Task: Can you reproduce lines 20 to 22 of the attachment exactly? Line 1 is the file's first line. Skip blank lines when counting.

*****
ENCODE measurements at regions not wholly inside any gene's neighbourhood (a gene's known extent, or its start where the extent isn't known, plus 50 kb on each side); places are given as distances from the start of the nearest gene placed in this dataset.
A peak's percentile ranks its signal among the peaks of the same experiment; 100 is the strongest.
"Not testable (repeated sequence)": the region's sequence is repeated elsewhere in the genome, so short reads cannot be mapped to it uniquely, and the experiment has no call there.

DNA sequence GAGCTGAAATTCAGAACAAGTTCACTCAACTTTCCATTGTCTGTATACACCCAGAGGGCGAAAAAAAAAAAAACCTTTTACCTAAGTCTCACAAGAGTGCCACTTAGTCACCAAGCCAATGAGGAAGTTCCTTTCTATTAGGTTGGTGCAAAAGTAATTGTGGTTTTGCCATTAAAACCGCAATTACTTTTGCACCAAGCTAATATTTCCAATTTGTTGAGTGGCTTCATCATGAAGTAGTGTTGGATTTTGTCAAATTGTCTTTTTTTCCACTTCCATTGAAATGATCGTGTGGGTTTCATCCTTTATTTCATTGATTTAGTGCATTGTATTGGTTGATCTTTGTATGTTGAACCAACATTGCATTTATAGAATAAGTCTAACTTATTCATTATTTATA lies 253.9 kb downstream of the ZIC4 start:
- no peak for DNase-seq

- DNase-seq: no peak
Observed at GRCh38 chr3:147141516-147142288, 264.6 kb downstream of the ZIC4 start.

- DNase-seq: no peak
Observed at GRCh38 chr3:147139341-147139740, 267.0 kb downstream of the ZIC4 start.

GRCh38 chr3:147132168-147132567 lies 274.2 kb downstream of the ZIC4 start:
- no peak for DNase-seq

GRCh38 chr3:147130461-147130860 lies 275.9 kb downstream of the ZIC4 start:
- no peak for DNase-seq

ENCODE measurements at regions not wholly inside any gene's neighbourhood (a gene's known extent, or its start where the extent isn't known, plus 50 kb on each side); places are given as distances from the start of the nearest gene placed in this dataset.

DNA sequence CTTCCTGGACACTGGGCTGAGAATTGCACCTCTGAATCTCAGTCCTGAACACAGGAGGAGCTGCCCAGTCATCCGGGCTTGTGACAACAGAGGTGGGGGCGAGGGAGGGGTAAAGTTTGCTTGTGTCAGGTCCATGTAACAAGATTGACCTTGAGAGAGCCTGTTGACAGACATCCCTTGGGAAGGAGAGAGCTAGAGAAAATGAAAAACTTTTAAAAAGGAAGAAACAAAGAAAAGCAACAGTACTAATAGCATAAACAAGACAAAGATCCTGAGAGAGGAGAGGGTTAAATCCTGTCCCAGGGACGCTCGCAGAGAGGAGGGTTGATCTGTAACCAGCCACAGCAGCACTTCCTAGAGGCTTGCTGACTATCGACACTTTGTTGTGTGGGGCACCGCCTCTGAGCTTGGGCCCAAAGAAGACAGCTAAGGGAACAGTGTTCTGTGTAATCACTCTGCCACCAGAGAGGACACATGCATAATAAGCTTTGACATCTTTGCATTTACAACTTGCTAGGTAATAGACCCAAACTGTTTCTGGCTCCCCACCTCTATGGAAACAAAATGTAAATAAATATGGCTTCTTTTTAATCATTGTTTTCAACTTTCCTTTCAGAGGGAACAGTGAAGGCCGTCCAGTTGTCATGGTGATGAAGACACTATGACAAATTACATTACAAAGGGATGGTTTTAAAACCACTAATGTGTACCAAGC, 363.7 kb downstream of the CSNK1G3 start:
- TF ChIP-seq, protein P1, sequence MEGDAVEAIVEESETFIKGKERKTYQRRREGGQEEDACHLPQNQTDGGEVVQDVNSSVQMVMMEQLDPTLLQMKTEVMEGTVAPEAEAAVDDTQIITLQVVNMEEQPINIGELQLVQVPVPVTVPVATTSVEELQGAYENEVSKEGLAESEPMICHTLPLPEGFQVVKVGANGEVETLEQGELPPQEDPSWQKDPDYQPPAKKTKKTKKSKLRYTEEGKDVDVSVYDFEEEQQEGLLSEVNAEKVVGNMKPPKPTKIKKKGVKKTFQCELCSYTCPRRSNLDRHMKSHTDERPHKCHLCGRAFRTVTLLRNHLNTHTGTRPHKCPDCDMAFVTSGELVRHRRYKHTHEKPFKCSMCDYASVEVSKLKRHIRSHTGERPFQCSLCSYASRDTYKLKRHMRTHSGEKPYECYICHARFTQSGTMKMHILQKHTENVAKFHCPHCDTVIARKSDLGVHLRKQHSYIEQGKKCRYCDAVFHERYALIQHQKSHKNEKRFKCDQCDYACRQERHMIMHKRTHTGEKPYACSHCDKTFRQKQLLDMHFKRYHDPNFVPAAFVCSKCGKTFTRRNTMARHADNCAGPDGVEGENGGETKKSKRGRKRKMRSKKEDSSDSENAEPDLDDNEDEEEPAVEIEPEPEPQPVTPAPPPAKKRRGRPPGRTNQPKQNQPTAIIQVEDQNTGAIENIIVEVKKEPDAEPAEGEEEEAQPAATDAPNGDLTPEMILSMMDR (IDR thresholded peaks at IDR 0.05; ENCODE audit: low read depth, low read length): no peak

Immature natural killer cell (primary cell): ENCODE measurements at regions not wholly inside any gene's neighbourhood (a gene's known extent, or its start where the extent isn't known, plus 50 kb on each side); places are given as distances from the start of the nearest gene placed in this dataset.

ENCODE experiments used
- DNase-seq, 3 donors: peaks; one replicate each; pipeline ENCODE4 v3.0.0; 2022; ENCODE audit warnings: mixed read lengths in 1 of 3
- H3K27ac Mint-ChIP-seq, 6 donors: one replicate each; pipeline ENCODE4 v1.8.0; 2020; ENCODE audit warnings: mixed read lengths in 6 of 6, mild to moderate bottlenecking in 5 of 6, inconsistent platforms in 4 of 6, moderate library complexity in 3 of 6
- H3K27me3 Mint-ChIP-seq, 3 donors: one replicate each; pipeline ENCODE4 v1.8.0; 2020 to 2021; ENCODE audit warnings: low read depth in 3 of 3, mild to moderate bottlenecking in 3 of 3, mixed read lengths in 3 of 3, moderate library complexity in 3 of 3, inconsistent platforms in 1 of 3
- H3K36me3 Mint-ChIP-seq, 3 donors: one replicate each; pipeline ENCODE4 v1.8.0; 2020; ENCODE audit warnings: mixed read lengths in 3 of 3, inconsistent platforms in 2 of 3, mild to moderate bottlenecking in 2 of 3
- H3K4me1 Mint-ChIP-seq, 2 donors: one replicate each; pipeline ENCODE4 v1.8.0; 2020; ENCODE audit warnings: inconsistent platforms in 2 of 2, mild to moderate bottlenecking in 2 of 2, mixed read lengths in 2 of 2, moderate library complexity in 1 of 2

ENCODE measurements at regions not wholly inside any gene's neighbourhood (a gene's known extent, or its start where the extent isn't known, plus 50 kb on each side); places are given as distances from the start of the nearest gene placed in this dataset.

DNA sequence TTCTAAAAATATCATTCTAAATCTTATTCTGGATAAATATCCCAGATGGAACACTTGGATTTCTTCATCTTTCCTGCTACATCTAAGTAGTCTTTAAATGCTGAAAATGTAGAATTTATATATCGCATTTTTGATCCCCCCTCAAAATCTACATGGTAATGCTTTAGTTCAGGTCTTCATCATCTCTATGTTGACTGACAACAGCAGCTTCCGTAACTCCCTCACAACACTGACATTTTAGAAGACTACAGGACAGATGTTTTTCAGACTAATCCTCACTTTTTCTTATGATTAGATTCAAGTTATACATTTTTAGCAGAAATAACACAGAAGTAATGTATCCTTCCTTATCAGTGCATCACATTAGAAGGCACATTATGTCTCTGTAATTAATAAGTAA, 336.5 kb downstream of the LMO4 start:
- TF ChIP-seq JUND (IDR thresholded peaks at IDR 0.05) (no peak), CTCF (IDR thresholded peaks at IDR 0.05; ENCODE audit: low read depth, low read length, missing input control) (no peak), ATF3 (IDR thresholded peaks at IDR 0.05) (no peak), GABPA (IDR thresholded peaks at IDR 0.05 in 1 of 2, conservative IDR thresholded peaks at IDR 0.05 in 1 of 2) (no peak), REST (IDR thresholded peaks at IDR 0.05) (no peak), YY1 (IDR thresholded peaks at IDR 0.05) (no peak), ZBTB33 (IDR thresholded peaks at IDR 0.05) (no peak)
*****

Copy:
- H3K27ac Mint-ChIP-seq, 6 donors: one replicate each; pipeline ENCODE4 v1.8.0; 2020; ENCODE audit warnings: mixed read lengths in 6 of 6, mild to moderate bottlenecking in 5 of 6, inconsistent platforms in 4 of 6, moderate library complexity in 3 of 6
- H3K27me3 Mint-ChIP-seq, 3 donors: one replicate each; pipeline ENCODE4 v1.8.0; 2020 to 2021; ENCODE audit warnings: low read depth in 3 of 3, mild to moderate bottlenecking in 3 of 3, mixed read lengths in 3 of 3, moderate library complexity in 3 of 3, inconsistent platforms in 1 of 3
- H3K36me3 Mint-ChIP-seq, 3 donors: one replicate each; pipeline ENCODE4 v1.8.0; 2020; ENCODE audit warnings: mixed read lengths in 3 of 3, inconsistent platforms in 2 of 3, mild to moderate bottlenecking in 2 of 3